Israel’s recent attack within Syria’s borders has added a new element to the ongoing Syrian civil war, which has already claimed an estimated 60’000 lives. Early reports stated that on January 30, 2013, Israel targeted a convoy carrying a shipment of Russian-made SA-17 anti-aircraft missiles near the Lebanese border destined for Hezbollah. State television within Syria has since confirmed that Israel did in fact engage targets within its borders, but has denied that a military convoy was the target. Syria claims that Israeli jets have bombed a scientific research facility in Jamraya responsible for “raising the level of resistance and self-defence” of the military, resulting in a number of casualties. Israel has yet to officially comment on the incident.
Russia and Iran strongly condemned the attack, while The United States commented that Israel has the right to self-defense. Syria has sent a letter to the United Nations protesting against this breach of sovereignty and claimed Damascus “has the option and the capacity to surprise in retaliation.” Iran has since threatened “grave consequences for Tel Aviv”, and in the past has also stated that an attack on Syria would be seen as an attack on Iran.
What does this mean for the ongoing conflict in Syria, and what does this mean in terms of Western involvement?
This incident should not be taken lightly, as the responses by the main actors within the coming days and weeks will be an important indicator for the direction that the conflict will take.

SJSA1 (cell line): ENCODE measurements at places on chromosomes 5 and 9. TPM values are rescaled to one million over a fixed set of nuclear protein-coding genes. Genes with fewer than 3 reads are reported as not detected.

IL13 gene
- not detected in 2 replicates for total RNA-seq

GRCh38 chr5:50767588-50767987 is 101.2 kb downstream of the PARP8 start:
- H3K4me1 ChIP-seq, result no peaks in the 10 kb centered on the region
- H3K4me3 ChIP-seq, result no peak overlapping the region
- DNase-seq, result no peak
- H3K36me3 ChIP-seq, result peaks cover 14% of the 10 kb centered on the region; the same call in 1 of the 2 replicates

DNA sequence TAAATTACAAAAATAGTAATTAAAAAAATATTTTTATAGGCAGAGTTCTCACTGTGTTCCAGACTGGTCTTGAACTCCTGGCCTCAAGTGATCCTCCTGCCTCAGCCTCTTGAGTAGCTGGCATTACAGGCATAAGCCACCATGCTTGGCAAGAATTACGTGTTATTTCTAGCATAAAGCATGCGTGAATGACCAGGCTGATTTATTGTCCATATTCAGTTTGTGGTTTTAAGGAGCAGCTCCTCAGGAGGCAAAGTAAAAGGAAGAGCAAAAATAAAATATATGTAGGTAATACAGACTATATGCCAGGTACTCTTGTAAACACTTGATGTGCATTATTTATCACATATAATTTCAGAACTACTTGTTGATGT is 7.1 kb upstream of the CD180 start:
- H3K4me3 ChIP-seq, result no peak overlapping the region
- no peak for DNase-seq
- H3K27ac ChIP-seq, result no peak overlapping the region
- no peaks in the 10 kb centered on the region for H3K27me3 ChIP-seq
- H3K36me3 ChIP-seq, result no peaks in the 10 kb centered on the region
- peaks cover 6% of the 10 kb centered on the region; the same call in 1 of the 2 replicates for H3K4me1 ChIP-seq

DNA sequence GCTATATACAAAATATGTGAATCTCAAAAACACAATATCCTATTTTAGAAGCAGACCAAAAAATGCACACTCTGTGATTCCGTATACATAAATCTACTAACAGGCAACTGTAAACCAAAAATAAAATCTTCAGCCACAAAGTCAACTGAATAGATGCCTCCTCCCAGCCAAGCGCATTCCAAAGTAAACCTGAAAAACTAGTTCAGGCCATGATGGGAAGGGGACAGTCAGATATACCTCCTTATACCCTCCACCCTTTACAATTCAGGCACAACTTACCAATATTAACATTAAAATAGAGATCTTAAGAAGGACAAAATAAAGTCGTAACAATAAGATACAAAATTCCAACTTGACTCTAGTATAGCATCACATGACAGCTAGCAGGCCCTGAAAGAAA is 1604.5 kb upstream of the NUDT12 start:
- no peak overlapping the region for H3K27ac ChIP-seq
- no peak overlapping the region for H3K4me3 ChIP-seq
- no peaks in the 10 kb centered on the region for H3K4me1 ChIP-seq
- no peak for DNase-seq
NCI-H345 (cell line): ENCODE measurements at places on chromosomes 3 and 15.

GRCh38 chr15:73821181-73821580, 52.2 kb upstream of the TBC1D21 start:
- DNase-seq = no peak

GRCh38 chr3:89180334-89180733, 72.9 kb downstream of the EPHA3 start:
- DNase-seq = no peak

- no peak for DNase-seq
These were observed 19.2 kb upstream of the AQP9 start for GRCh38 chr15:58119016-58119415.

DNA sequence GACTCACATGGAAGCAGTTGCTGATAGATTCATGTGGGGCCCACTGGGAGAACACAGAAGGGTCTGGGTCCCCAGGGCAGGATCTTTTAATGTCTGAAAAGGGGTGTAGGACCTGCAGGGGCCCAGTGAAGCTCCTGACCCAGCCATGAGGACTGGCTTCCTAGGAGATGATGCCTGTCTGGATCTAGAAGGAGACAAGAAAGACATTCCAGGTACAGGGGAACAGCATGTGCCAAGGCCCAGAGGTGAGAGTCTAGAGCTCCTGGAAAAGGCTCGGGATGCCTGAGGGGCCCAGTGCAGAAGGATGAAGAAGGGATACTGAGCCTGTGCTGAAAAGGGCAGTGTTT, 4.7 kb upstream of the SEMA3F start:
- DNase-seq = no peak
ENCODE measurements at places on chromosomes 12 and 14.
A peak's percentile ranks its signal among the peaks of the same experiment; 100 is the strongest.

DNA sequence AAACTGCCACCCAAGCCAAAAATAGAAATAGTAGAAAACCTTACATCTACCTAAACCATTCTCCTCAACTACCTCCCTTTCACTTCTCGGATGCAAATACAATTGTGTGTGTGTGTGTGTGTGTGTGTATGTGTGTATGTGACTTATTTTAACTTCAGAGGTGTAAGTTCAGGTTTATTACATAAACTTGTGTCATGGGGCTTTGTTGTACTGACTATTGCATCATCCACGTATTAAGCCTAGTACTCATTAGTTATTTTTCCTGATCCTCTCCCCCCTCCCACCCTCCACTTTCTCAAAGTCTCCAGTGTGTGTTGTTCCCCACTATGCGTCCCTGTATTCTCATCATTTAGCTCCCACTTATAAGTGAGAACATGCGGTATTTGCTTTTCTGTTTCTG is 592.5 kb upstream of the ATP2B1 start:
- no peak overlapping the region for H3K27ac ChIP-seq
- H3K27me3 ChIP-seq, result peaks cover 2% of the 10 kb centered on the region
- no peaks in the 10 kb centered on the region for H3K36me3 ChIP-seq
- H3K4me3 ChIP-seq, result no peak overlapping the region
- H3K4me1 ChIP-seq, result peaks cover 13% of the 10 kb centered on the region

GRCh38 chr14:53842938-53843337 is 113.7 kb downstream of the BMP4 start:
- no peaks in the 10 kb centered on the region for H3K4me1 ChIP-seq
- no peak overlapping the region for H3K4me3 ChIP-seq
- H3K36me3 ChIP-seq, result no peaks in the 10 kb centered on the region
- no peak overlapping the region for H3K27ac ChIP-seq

Direct retaliation by Syria is very unlikely, as the state simply does not have the resources to attack Israel and is far too entrenched in its civil war. If Syria were to retaliate, Israel’s show of force would simply be too much for the struggling regime, leading to its defeat in the civil war. Any form of retaliation or aggression from Iran is also highly unlikely, as Iran sees an open conflict with Israel at this point in time as far too costly.
The most likely response in this situation would stem from Hezbollah, which is why Israel is currently moving Iron Dome units to it’s northern regions. Due to Syria’s weakened borders caused by civil war, the transfer of biological weapons and weapons of mass destruction from Syrian arsenals becomes more of a concern. For this reason, there is a possibility of more air strikes in order to ensure that Hezbollah, as well as other groups, do not gain access to these arms.
One must also call into question the violation of sovereignty committed by Israel in unilaterally engaging militarily within Syria’s borders. This will likely not be acted on at the United Nations, but will certainly worsen Israel’s tensions with Iran. Through this most recent display of aggression, Israel has shown that it will continue to further its interests and engage targets that it perceives as a threat, regardless of international law.
Israel thus appears closer to following through on threats to engage nuclear facilities within Iranian borders. This would result in a much larger conflict which, due to their intertwined military relationship, would in turn draw U.S. support for Israel. The responses to the recent Israeli attacks in Syria, as well as the general direction of the Syrian civil conflict in the coming months, will undoubtedly have a direct impact on the possibilities of a much larger engagement within the region.
– John McMullan
(Featured photo: Zoriah, Creative Commons, Flickr)